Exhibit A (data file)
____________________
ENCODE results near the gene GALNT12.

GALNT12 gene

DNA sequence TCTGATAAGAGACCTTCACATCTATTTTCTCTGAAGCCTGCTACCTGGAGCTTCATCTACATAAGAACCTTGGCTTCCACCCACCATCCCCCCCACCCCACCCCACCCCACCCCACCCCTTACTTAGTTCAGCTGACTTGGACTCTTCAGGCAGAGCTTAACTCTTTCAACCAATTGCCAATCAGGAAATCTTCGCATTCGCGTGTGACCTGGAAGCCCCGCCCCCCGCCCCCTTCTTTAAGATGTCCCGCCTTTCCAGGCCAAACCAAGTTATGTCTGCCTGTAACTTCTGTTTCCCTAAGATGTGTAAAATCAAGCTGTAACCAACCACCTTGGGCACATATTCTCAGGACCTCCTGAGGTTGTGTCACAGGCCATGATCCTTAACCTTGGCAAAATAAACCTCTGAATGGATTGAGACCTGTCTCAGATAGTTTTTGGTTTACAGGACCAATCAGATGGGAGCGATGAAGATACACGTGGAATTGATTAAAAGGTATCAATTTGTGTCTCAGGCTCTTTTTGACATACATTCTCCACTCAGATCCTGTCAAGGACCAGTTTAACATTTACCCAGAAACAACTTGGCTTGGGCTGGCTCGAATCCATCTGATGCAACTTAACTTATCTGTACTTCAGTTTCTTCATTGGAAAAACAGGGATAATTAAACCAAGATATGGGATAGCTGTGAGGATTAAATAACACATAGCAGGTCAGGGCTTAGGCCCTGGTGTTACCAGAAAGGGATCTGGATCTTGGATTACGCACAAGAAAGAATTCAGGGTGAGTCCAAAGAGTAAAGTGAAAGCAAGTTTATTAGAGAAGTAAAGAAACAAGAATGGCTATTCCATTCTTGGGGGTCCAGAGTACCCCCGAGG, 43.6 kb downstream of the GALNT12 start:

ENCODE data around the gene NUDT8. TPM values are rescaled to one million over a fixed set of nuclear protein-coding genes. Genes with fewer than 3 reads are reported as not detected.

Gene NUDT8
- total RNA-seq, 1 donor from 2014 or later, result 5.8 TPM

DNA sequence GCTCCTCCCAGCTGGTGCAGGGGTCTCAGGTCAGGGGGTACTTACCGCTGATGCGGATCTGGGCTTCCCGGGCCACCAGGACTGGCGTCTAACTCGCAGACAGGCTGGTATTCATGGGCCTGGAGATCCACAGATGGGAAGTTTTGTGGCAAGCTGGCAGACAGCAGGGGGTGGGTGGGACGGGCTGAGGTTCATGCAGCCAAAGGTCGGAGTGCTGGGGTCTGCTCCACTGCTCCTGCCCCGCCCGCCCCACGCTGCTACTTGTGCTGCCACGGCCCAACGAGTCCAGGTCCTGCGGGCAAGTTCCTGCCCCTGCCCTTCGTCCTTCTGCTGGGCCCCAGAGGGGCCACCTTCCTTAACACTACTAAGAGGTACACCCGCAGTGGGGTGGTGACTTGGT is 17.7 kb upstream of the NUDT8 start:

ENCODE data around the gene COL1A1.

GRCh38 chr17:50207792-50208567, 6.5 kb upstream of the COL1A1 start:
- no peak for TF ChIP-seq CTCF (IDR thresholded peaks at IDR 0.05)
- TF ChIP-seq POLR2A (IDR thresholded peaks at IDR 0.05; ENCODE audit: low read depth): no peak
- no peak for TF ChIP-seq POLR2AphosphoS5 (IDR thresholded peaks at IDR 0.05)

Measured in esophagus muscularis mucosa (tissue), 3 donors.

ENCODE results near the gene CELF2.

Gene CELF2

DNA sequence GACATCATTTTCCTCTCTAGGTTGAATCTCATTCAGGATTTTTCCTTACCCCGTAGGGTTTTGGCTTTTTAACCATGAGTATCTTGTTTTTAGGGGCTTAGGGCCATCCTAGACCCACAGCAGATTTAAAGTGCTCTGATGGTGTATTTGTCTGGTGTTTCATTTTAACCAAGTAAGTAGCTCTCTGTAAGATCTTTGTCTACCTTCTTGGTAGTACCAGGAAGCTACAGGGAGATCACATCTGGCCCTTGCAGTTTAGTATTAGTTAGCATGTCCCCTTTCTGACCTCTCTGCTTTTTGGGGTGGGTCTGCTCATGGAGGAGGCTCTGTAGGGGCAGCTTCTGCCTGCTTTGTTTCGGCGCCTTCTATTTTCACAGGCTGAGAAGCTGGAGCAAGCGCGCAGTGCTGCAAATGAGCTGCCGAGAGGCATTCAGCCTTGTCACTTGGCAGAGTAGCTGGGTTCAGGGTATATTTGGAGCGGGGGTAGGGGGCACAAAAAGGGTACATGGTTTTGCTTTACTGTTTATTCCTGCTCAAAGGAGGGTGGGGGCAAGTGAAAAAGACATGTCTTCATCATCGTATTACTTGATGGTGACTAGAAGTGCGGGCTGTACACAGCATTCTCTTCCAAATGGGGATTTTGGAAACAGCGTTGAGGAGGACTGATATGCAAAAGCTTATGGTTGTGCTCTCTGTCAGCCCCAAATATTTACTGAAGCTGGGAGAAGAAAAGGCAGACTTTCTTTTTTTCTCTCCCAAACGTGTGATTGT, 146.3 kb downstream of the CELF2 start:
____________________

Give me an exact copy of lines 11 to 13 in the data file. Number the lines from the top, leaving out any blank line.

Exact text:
- TF ChIP-seq POLR2A (IDR thresholded peaks at IDR 0.05; ENCODE audit: low read depth): no peak
- no peak for TF ChIP-seq POLR2AphosphoS5 (IDR thresholded peaks at IDR 0.05)

Measured in esophagus muscularis mucosa (tissue), 3 donors.